This is our third day here and we haven't managed to get ashore yet. What's up with that? We were tired and we wanted to make sure the anchor was set well … and oh yeah, the dink needed repair. So, those were our excuses on Day 1. Yesterday, it rained all day long. No sense in getting wet, right? And today? Well, we got as far as launching the dink in the early morning calm and puttered away most of the rest of the morning. We decided it was getting a bit ridiculous and headed into shore.
It's always a thrill heading into a new port, but there's much to be said for getting some chores done on the boat right away and/or lazing around a bit before heading to shore. Some folks are off their boats as soon as the anchor drops. Not us … we like taking our time … but three days? Come on now! In our defense, we have gotten several #1 chores completed and we've been taking afternoon dips in the warm, clear waters of Ensenada Honda.
The new dinghy patch was doing its job and the ride to shore was pretty dry. As we approached the shore, certain sights jogged our memories, especially the big, bright orange lift bridge . We'd been here in the Spanish Virgin Islands once before … back in 2002 when we first visited the Caribbean. At that time, the nearby island of Vieques was off-limits to cruisers because of live shelling exercises by the US military. We'd anchored here, but just for an overnight before heading on to St. Thomas, so we'd not explored any of the island. In the beginning, we used to be in a hurry to get to the next place.
We tied up at the town dock, deposited our trash in the bins provided and and walked across the bridge to the Dinghy Dock, a local restaurant and cruiser hang-out. Well, the lift bridge has been newly painted and looks pretty spiffy, but it doesn't lift any more … not sure it did on our last visit either. The cruising guide didn't provide much information about the little town of Dewey, but we figured a cruiser hang-out was the best place to find what we needed. It was. We found an island map, access to fresh water, free wi-fi, directions to two grocery stores and lunch.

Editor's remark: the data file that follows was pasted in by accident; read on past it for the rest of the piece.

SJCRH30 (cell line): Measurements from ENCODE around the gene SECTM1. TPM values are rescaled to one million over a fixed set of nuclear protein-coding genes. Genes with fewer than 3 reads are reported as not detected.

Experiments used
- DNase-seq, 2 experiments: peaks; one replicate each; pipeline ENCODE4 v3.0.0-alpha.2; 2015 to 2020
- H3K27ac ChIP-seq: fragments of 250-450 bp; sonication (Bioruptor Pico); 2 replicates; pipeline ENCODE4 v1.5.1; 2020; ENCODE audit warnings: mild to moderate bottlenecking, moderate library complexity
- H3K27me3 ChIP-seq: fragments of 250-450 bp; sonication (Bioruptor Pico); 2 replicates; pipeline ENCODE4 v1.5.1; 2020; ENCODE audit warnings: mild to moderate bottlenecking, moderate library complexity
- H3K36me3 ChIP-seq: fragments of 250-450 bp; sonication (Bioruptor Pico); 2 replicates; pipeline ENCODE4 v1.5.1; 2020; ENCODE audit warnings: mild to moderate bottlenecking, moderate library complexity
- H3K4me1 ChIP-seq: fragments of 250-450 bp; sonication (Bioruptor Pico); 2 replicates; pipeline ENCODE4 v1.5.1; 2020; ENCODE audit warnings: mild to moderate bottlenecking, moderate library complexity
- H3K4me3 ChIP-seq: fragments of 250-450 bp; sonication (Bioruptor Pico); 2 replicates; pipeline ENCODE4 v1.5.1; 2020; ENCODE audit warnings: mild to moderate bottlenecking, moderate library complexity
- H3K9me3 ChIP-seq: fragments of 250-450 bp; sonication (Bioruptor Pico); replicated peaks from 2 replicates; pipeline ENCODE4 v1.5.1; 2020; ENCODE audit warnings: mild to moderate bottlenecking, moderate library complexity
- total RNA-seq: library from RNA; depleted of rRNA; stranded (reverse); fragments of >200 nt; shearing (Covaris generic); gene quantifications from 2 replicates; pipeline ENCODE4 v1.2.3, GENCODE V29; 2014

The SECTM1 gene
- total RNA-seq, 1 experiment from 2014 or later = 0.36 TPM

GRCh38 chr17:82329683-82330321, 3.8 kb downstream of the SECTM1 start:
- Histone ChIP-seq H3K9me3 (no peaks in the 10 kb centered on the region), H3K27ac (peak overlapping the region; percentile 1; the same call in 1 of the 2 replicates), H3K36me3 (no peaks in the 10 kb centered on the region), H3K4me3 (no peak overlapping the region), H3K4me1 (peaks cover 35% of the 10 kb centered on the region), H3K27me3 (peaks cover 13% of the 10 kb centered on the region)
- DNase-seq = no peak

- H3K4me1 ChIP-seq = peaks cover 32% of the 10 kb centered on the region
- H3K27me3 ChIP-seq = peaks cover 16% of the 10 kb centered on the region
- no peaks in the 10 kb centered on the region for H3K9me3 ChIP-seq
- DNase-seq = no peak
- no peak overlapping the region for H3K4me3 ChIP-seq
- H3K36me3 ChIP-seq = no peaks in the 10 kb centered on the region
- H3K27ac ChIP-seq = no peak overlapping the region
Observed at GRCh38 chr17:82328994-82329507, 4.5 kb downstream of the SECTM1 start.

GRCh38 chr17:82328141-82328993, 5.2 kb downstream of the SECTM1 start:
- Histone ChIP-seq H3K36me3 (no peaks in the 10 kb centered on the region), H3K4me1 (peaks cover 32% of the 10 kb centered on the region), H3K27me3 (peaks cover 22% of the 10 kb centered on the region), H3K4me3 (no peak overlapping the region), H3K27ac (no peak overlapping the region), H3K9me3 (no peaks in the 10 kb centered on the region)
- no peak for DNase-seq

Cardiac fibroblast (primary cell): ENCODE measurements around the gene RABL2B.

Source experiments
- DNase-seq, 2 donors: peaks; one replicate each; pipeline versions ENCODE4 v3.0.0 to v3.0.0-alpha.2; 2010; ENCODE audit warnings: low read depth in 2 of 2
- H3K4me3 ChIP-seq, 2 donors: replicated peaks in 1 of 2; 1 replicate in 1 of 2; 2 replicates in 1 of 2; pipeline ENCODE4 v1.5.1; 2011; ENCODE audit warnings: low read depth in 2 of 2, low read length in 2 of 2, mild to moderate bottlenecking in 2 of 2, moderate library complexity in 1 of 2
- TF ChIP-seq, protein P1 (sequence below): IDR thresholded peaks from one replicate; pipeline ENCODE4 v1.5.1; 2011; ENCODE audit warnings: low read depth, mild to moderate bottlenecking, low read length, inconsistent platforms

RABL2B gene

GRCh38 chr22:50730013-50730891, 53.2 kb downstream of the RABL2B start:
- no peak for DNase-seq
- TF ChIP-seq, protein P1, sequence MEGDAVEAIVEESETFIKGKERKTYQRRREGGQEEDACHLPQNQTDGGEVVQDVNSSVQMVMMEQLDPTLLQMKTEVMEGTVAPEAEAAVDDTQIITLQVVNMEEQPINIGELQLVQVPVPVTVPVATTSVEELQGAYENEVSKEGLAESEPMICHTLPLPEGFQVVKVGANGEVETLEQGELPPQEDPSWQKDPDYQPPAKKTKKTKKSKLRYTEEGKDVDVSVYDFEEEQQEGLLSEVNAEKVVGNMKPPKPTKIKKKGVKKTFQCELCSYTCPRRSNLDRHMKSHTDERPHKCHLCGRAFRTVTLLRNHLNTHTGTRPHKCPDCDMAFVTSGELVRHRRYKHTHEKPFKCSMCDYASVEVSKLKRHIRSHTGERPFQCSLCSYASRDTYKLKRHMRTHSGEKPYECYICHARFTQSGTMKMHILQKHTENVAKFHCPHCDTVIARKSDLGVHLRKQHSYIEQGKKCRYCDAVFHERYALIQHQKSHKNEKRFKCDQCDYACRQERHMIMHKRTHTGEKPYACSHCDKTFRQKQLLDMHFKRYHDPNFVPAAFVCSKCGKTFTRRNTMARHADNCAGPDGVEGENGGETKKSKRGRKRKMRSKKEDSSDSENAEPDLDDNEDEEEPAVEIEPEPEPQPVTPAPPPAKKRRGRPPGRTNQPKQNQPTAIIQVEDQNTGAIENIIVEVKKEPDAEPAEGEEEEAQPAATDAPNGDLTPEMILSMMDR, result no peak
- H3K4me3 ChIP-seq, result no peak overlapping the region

After scoping out the two grocery stores which were chock-a-block full with everything you can imagine (yippee), we decided to dinghy under the lift bridge and up the canal that connects the “inside” of Ensenada Honda to the “outside”, i.e. the ferry dock at Bahia Sardinas and the Caribbean Sea. A big rope hangs down from the bridge structure and though it would be hard to access, we wondered if it's used as a rope swing on occasion.
The canal is only about a ½ mile long and it's dotted with little restaurants closer to town and lined with mangroves as it empties into the Caribbean. The ferry terminal for transit to Fajardo on the Puerto Rican mainland is located here and the ferry was getting ready to go.
Hector el Protector was a surprise and a very interesting sculpture that stands sentry at the end of the canal opposite the ferry dock in Bahia Sardinas. Made solely from recycled old pallets, Hector was created by Thomas Dambo, an artist/designer based in Copenhagen, Denmark, as an entry in the 2014 Culebra Es Ley Art Festival. Hector appears to take his job seriously.
There didn't seem to be a reasonable place for a dinghy tie up, so we retraced our course along the canal. I spotted two beautiful green iguanas hanging out on the canal wall. They were wary of our approach and one ran off into the bush, but the other, though keeping a cautious eye on me, allowed a photo. They're actually an invasive species and considered pests. The locals called them “gallina de palo” … tree chickens ... and they're evidently quite tasty.
We tied up the dinghy at the Dinghy Dock and walked back over to the ferry terminal, giving us a different view of Dewey town. The streets are narrow and everything is delightfully Spanish. Signs are in Spanish and the colorful houses add to the Spanish Caribbean feel. People smile as they pass you on the street and say hi or hola. Lovely! There were several little restaurants, shops, outdoor cafes, guest houses and souvenir shops along the route. We popped our heads in and looked around, enjoying the discovery process.
The ferry terminal area is colorful and pleasantly touristy. We read that the ferry fare to Fajardo was “inexpensive”, but that, of course, is a relative term. Is inexpensive $40/pp or $5 or ?? Well, turns out, it's $2.25/pp each way unless you're old farts like us and then it's $1.00! (If you're older than dirt, i.e. 75 or older, then it's free!) We had the urge to board immediately for the 1-1/2 hour ride to Fajardo, just because it was such a bargain. We fought the impulse, but it's on the list of budget entertainment possibilities in the next few days.
We stopped at one of the supermarkets on our return trip. The outside of the Colmado Milka was quite deceiving. Inside was a warren of narrow aisles, well-stocked shelves and little alcoves and annexes that offered about anything we could want in the way of groceries, booze, fresh meats and chicken, etc. We bought dinner ingredients and headed back to the Dinghy Dock to retrieve the dink. Thai peanut chicken with rice and Asian cole slaw are on the dinner menu, if anyone's hungry.
Enough exploring for one day. If it's nice, we're hoping to hike over to Flamenco Beach tomorrow, noted as one of the most beautiful beaches “in the Western Hemisphere”. Let's see if we agree.